If Barack Obama wins re-election, we will likely look back to this two week period and attribute it to his masterful strategic re-direction by means of press events like this week's press conference.
Because when it comes to government spending and debt, President Obama has managed to cast himself as the reasonable, responsible, adult willing to make the tough choices while a horde of discordant, contentious ideologues put their own elections ahead of America’s debt crisis.
And he’s done it in the course of just two weeks by switching sides from advocating a debt ceiling increase without preconditions; to now advocating a debt reduction plan he claims will cut $4 trillion from America’s debt within a decade.
Even more amazing, he’s done it without offering a single concrete idea to actually reduce the debt except for tax increases.
Other higher tax rates, Obama’s “Grand Plan” consists of an ambiguous combination of accounting changes, unexplained reductions in Medicare, and vague suggestions of possible cuts in defense spending. What it does not do, is give even one example of a government program, agency or initiative he would eliminate.
With a show Barnum and Bailey would envy, President Obama has managed to shift the focus of the media, the public and even Republicans away from the ugly reality of our growing debt emergency to an amazing display of plate spinning.
The strategic political benefits for his reelection are incalculable. The President looks like the only adult able to forge an agreement among otherwise warring factions. He’s painted Republicans as narrowly interested in ideological calculations rather than mature problem solving. And, if he gets anything close to the deal he’s aiming for, he’ll have delayed dealing with another noisy debt ceiling vote till well after the next election.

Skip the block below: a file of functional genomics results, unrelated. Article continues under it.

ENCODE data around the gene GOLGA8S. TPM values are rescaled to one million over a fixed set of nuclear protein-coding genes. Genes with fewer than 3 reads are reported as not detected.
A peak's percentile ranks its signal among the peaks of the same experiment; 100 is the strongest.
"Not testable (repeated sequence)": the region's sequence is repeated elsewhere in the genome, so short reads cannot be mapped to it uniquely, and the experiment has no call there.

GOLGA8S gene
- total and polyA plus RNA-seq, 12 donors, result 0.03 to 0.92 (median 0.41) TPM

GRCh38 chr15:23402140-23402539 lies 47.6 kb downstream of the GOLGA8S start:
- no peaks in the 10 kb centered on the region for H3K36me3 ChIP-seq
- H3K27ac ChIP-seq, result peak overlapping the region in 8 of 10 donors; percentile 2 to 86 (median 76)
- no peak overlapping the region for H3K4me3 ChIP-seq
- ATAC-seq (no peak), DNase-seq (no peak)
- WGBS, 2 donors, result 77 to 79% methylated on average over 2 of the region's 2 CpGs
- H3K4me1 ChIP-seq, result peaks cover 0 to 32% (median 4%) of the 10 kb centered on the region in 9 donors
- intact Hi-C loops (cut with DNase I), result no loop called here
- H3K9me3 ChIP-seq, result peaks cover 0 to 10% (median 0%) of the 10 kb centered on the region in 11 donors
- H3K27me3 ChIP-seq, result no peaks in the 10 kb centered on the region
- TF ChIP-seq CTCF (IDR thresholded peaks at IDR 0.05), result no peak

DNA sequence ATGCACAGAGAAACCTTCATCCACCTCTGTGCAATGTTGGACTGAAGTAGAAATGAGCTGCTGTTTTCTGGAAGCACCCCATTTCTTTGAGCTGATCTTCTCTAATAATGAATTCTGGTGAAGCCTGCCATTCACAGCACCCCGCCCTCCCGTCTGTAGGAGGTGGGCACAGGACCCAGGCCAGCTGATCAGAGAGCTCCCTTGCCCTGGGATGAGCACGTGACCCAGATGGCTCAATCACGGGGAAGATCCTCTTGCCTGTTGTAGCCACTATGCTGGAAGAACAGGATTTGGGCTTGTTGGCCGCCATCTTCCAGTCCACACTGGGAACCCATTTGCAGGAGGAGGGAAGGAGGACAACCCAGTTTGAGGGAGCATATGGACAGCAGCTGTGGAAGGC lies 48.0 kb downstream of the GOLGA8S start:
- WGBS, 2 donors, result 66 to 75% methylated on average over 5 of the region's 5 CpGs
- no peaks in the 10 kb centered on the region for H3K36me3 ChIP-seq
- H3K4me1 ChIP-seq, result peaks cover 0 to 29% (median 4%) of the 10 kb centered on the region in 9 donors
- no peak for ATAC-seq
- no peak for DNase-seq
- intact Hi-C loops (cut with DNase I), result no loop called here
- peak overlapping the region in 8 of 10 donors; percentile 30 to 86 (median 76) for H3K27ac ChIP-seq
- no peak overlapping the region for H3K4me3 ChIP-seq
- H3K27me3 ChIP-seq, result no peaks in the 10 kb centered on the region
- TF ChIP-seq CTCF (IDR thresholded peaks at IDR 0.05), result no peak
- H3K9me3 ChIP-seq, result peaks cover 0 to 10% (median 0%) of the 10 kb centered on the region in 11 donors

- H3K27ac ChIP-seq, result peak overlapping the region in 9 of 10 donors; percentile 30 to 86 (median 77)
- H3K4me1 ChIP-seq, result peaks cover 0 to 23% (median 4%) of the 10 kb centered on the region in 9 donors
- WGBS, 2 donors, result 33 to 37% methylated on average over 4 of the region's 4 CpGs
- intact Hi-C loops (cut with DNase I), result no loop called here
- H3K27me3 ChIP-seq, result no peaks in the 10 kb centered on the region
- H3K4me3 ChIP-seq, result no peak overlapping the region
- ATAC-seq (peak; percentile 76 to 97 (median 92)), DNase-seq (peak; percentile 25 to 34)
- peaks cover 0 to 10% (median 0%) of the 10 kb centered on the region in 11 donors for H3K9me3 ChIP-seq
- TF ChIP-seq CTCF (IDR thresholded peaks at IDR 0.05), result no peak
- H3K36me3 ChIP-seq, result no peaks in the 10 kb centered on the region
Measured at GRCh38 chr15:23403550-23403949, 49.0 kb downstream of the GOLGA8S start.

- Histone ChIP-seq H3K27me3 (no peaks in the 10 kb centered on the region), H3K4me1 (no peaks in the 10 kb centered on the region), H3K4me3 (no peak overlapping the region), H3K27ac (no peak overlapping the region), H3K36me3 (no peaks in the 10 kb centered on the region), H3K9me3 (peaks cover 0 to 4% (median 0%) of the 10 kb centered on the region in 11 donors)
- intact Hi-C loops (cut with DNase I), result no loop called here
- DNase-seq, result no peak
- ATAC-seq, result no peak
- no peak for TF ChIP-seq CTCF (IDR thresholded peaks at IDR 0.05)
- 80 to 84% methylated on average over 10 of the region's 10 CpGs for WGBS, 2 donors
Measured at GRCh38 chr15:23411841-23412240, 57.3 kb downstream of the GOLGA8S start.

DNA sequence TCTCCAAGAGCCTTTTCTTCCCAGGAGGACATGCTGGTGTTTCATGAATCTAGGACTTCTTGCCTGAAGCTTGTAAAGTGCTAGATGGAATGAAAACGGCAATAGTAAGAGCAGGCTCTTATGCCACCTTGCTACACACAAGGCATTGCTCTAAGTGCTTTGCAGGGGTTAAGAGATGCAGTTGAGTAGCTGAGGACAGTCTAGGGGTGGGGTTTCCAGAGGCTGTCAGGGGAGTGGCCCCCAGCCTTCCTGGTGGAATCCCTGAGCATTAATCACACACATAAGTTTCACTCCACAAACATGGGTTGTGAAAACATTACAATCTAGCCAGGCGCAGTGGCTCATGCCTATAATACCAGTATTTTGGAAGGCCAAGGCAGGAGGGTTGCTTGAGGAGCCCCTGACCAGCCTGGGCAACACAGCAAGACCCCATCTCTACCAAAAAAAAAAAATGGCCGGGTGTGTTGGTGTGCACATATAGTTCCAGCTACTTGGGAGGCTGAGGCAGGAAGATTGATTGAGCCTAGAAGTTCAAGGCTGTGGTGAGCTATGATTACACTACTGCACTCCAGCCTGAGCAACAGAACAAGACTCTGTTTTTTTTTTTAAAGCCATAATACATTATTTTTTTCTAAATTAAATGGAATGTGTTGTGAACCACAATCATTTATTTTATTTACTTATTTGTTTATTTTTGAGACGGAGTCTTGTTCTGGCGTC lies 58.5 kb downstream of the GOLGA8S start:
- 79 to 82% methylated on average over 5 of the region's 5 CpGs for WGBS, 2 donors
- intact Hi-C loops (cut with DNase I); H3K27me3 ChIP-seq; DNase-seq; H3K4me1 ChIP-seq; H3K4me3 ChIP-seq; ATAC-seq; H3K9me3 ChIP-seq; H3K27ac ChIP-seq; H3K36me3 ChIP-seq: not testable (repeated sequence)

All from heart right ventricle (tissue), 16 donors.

Even more ambitiously, Obama’s pushing hard for increases in marginal tax rates as much because he prefers higher taxes to less spending; as because he knows their potential to divide the Republican coalition in advance of the 2012 elections.
Interestingly, one thing the debt debate has caused is the impressive rise among his Republican competitors of Michelle Bachmann’s candidacy. She seems to be the only Republican so far who possesses sufficient passion about the debt crisis to make solving it core to who she is and why she’s running.
The other Republicans currently running seem to lack that passion. They certainly talk about debts and deficits, but they don’t seem to see how unrestrained spending by the nations of the world has put us on track to experience an economic meltdown unprecedented in its scope and Great Depression-like in its pain.
Once the 185 nations currently competing for available capital to fund their deficits hit the debt wall and liquid funds are no longer readily available, they will set off an interest rate, currency printing war that can only result in economic chaos.
Think Greece times 185, but with inestimably greater pain because no one’s there to bail the rest of us out.
Of course, it’s only a problem for President Obama if we hit that debt wall before the 2012 elections. If he can postpone the inevitable long enough; and if he succeeds in casting himself as Washington’s chief of fiscal integrity, he’ll probably still have his job even when the rest of us are losing our’s.
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